The development agencies have an important role to play in helping decision makers in this area, and in showing the researchers and decision makers how to use RAP for themselves wherever appropriate. There is a need to show them how RAP can be not quick and dirty, but rapid and useful. This will help us put our discussions in a broader context. It is the decision makers that should be foremost in our minds as we consider the choice of problems and questions that will asked. It is consideration of the decision makers also that will help us at the other end of the research process to tell us what approaches to use to communicate the information we gain clearly and effectively to the decision making process. Continued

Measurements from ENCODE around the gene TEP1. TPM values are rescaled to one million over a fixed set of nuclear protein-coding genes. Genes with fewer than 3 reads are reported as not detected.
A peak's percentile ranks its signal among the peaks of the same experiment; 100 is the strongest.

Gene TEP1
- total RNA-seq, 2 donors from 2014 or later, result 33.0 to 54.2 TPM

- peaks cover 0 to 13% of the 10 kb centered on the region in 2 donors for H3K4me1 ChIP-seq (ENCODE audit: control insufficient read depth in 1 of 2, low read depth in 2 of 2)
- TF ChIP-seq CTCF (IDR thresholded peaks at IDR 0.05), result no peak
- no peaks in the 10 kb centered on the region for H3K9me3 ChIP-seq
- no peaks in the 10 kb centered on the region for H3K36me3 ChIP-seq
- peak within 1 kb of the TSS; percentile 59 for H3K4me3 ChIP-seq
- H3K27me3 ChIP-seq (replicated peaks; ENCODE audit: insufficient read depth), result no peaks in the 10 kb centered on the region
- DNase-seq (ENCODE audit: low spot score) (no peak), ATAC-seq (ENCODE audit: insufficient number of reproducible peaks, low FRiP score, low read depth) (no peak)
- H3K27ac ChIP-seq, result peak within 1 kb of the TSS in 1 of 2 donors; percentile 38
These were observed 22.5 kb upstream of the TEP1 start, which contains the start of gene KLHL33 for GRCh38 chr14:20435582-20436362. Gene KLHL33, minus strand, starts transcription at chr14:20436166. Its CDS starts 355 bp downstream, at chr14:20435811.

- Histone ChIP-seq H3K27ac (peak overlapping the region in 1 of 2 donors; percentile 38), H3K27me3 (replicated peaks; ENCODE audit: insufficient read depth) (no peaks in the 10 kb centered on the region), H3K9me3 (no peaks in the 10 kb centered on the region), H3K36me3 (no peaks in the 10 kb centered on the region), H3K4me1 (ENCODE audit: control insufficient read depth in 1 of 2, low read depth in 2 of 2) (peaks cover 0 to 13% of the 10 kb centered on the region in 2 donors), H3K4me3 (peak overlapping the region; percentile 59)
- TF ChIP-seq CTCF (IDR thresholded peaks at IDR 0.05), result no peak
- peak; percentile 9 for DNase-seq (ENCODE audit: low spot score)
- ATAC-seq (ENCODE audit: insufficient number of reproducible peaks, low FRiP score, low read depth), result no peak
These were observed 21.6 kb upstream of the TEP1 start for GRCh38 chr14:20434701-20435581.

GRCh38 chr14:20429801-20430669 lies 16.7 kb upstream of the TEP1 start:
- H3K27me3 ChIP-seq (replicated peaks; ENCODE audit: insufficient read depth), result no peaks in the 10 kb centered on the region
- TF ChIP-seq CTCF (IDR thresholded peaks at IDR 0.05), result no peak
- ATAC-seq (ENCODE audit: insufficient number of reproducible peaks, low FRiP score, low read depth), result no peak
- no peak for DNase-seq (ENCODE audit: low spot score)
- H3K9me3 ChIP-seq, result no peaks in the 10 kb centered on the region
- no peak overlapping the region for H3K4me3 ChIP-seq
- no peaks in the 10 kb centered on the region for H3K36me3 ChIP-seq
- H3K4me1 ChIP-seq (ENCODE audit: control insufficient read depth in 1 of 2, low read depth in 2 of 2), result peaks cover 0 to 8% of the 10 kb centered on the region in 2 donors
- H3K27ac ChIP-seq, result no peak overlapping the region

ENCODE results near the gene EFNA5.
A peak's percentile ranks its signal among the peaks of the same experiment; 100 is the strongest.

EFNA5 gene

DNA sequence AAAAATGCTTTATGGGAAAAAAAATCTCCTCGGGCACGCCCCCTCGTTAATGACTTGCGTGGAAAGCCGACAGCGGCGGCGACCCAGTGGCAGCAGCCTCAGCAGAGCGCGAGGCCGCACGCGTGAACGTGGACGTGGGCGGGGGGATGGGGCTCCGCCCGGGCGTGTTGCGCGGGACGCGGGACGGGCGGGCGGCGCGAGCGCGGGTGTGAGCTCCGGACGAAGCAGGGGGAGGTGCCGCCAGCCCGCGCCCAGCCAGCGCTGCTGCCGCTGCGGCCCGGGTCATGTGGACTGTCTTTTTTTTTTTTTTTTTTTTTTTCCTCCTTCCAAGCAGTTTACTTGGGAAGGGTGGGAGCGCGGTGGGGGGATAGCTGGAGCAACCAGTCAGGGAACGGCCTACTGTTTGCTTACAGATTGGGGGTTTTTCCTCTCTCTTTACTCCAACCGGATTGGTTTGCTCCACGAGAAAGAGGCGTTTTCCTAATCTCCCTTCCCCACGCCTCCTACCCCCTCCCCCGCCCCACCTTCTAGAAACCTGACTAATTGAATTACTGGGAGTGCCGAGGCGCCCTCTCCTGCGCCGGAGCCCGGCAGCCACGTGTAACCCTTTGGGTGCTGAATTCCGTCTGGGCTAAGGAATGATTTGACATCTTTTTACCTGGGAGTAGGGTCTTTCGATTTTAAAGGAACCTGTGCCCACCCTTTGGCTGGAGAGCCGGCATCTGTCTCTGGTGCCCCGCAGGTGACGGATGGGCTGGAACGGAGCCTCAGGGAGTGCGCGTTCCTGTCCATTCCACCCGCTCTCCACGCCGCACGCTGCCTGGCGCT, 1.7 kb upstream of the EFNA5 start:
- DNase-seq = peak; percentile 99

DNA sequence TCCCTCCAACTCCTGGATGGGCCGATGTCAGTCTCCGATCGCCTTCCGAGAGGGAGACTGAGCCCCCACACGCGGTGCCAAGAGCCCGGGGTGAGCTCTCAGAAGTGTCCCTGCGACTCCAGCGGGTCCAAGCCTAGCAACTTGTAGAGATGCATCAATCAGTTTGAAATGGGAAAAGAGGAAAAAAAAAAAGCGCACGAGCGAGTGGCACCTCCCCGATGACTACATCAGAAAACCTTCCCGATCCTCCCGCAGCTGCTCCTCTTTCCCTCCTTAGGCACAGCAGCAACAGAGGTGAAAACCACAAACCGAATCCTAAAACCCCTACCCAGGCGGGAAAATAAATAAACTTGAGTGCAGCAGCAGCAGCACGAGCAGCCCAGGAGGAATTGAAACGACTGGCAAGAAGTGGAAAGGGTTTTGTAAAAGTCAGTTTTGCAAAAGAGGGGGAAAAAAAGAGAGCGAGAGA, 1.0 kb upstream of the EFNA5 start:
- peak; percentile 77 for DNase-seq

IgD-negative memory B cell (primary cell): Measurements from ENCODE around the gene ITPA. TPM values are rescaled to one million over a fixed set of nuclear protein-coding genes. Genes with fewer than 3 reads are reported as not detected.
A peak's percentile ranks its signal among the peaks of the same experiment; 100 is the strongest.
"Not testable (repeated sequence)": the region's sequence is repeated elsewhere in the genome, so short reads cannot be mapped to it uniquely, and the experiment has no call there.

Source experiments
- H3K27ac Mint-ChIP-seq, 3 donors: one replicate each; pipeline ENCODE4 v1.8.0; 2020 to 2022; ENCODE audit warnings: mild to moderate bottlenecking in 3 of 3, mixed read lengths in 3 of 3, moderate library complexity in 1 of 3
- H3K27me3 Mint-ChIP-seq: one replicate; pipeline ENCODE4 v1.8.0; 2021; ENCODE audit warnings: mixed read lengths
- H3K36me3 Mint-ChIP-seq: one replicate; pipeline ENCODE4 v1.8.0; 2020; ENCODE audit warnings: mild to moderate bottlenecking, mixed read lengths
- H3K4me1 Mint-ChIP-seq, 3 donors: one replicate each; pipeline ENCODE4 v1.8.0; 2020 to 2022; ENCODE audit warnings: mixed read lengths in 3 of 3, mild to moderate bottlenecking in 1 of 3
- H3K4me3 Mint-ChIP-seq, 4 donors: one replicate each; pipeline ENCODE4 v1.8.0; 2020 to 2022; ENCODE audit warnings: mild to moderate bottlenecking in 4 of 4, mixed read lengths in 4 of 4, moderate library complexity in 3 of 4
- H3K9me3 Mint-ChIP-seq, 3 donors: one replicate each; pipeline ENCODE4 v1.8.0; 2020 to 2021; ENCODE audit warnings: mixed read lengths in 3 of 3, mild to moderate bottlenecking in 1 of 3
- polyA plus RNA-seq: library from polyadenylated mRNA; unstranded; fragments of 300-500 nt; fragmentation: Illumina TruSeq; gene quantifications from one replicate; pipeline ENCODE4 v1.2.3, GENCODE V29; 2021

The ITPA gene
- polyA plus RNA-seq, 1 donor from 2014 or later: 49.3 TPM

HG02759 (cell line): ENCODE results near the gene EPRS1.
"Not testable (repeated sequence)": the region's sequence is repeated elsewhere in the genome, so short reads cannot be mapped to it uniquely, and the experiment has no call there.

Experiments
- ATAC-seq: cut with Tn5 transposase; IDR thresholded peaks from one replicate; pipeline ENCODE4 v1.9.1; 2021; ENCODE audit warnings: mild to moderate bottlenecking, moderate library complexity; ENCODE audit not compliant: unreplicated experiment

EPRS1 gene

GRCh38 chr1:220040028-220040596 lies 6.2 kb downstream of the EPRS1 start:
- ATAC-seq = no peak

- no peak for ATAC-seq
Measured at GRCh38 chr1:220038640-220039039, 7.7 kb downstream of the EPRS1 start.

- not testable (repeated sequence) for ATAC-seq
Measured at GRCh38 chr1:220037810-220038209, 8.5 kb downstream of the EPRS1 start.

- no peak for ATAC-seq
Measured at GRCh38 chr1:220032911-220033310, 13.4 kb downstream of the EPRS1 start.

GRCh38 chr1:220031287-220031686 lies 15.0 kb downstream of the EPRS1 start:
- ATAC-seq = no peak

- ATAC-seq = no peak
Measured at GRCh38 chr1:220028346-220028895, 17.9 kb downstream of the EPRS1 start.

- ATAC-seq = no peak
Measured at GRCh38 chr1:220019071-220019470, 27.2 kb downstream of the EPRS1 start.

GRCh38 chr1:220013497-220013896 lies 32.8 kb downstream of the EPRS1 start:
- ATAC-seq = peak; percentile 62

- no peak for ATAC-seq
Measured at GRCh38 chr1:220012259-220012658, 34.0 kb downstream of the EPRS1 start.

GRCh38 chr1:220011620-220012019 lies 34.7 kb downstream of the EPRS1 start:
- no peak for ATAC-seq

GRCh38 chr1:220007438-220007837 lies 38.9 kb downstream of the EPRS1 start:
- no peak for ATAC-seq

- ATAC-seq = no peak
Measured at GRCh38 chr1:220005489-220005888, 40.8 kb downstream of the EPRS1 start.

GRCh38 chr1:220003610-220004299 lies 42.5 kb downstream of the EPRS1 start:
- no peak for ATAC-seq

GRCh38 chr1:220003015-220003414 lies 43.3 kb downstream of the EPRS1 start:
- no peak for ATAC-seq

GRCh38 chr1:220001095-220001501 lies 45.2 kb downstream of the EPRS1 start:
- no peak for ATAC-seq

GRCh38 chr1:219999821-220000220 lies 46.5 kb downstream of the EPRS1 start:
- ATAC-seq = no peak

RAP does have a disciplinary face and there are pitfalls to it that are not self evident to the untrained. This points out the need for training.


Is it possible that we may face a danger of moving from macro-economics being the dominant form of data for planning to a stage where qualitative information is dominant and quantitative data is pushed under the carpet?


Despite the value and increased use of qualitative data and RAP, there is no looming risk to quantitative data becoming predominant on the agenda of the World Bank.